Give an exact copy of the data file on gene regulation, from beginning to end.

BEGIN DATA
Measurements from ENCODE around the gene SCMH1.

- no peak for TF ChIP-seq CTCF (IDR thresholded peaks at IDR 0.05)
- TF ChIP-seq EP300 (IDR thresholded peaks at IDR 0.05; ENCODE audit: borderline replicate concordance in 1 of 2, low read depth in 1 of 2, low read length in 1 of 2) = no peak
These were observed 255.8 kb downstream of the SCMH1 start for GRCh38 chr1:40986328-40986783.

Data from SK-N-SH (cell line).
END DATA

Measurements from ENCODE around the gene SCMH1.

- no peak for TF ChIP-seq CTCF (IDR thresholded peaks at IDR 0.05)
- TF ChIP-seq EP300 (IDR thresholded peaks at IDR 0.05; ENCODE audit: borderline replicate concordance in 1 of 2, low read depth in 1 of 2, low read length in 1 of 2) = no peak
These were observed 255.8 kb downstream of the SCMH1 start for GRCh38 chr1:40986328-40986783.

Data from SK-N-SH (cell line).